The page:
In accordance with the patent statutes, I have described the principles of construction and operation of my shirt Otherwise, if the spacing sleeve improvement, and while I have endeavored to set forth the best embodiment thereof, I desire to have it understood that obvious changes may be made within the scope of the following claims without departing from the spirit of my invention.

I claim:

1. A shirt sleeve and culf provided with an opening of preferred size having facings on the edges of the sleeve opening, said opening being provided for rolling back the cuff and said preferred size of opening being adapted to be maintained without removing the facings when said sleeve is shortened, said shirt sleeve including, in combination, a sleeve portion, a cuif on said sleeve portion, said sleeve portion having an elongated slit of a length greater than the preferred size of said opening, facings sewn to the edges of said slit along the length thereof, a removable finishing seam extending parallel to said slit from a locus substantially adjacent that end of said slit remote from said cuff to a locus spaced from said culf which determines said preferred size of opening, and a series of spaced parallel rows of removable stitches extending substantially parallel to that edge of the cufi joined to the sleeve, the row of stitches nearest the cuff extending transversely from said second locus and the remaining rows being in a spaced relation between said loci, whereby when the sleeve length is shortened, a selected number of said rows of stitches may be removed together with a sufficient portion of said finishing seam to maintain said preferred size of opening.

2. A shirt sleeve and cuff having an opening of preferred size and which sleeve is adapted to be shortened without removal of the facings or changing the relative size of the opening, said opening being formed by a slit extending from the cuff for a distance of substantially more than two cuff rolls, facings sewn to the edges of said slit substantially along the entire length of the sides thereof, and a removable cross seam sewing said facings together at a point intermediate the ends of said slit and about the distance of two cufi rolls from the said cuff, whereby when the sleeve length is shortened and the finished seam is removed, the facings will maintain said preferred size opening and a finished appearance without said facings having been removed and replaced along the edges of the slit.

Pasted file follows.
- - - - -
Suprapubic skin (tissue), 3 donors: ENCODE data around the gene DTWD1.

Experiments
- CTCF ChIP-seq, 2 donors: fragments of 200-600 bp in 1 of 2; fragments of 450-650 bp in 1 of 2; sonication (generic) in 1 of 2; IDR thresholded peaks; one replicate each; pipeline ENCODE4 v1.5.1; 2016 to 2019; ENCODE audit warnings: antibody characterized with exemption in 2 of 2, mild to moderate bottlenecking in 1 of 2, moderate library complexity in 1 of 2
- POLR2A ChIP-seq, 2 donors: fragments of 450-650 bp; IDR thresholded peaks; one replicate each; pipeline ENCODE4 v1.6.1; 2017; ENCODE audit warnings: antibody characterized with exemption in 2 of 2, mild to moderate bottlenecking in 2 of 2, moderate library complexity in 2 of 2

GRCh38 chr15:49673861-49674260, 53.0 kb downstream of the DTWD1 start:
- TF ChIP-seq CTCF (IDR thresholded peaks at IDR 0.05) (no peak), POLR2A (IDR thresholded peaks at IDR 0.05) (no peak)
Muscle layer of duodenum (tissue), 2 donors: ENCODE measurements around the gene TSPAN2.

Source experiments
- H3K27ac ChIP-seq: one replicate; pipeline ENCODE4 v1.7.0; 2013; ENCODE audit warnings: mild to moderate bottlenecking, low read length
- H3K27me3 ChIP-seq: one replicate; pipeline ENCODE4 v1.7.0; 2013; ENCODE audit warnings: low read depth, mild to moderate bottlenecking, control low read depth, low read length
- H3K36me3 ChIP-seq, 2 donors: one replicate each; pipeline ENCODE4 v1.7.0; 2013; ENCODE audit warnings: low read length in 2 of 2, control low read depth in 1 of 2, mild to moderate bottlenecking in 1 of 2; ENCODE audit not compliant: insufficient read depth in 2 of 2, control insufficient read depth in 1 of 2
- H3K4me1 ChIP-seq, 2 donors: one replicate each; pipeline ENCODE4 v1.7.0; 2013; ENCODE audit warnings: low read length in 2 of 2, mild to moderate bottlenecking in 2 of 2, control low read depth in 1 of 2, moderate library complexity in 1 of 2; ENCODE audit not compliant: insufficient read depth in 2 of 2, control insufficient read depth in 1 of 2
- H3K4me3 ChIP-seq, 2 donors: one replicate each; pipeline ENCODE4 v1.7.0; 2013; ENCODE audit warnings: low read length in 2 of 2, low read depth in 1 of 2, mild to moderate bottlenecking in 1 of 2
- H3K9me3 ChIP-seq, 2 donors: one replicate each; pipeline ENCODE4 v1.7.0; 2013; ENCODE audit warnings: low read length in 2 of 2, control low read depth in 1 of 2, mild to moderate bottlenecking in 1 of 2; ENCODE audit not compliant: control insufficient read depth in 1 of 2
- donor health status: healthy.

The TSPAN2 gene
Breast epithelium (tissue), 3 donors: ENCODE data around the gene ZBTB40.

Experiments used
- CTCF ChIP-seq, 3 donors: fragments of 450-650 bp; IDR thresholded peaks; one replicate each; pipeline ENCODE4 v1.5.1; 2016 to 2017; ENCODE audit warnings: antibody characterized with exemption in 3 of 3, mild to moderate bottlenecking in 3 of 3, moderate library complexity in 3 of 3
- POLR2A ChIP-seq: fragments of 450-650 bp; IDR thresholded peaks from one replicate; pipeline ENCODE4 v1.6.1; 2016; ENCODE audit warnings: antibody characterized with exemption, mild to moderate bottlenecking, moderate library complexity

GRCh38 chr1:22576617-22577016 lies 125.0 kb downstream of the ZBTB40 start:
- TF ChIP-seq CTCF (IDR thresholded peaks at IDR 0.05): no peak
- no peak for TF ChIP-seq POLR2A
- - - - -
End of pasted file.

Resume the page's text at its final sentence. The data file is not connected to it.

References Cited in the file of this patent UNITED STATES PATENTS

US2855606A 1955-01-07 1955-01-07 Shirt sleeve cuff Expired - Lifetime US2855606A (en)

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Cited By (6)

* Cited by examiner, † Cited by third party
Publication number Priority date Publication date Assignee Title
US4241461A (en) * 1978-11-13 1980-12-30 Piedmont Industries, Inc. Extensible length sleeve
EP0855149A2 (en) * 1997-01-06 1998-07-29 Tal Apparel Ltd. Pucker free sleeve placket garment seam and method for production
US5950554A (en) * 1994-05-17 1999-09-14 Taltech Ltd. Pucker free yoke-to-front and yoke-to-back garment seam and method for production
US6070542A (en) * 1994-05-17 2000-06-06 Taltech Limited Pucker free collar seam and method of manufacture
US6079343A (en) * 1994-05-17 2000-06-27 Taltech Ltd. Pucker free garment side seam and method for production
US8336474B2 (en) 2001-10-18 2012-12-25 Yugao Zhang Wrinkle free garment and method of manufacture

Citations (2)

* Cited by examiner, † Cited by third party
Publication number Priority date Publication date Assignee Title
US2414429A (en) * 1945-11-24 1947-01-14 Solomon Charles Garment sleeve
US2537160A (en) * 1950-02-08 1951-01-09 Simplon Cuff Corp Cuffed sleeve and method of making the same

Patent Citations (2)

* Cited by examiner, † Cited by third party
Publication number Priority date Publication date Assignee Title
US2414429A (en) * 1945-11-24 1947-01-14 Solomon Charles Garment sleeve
US2537160A (en) * 1950-02-08 1951-01-09 Simplon Cuff Corp Cuffed sleeve and method of making the same

Cited By (7)

* Cited by examiner, † Cited by third party
Publication number Priority date Publication date Assignee Title
US4241461A (en) * 1978-11-13 1980-12-30 Piedmont Industries, Inc. Extensible length sleeve
US5950554A (en) * 1994-05-17 1999-09-14 Taltech Ltd. Pucker free yoke-to-front and yoke-to-back garment seam and method for production
US6070542A (en) * 1994-05-17 2000-06-06 Taltech Limited Pucker free collar seam and method of manufacture
US6079343A (en) * 1994-05-17 2000-06-27 Taltech Ltd. Pucker free garment side seam and method for production
EP0855149A2 (en) * 1997-01-06 1998-07-29 Tal Apparel Ltd. Pucker free sleeve placket garment seam and method for production
EP0855149A3 (en) * 1997-01-06 1998-11-25 Tal Apparel Ltd. Pucker free sleeve placket garment seam and method for production
US8336474B2 (en) 2001-10-18 2012-12-25 Yugao Zhang Wrinkle free garment and method of manufacture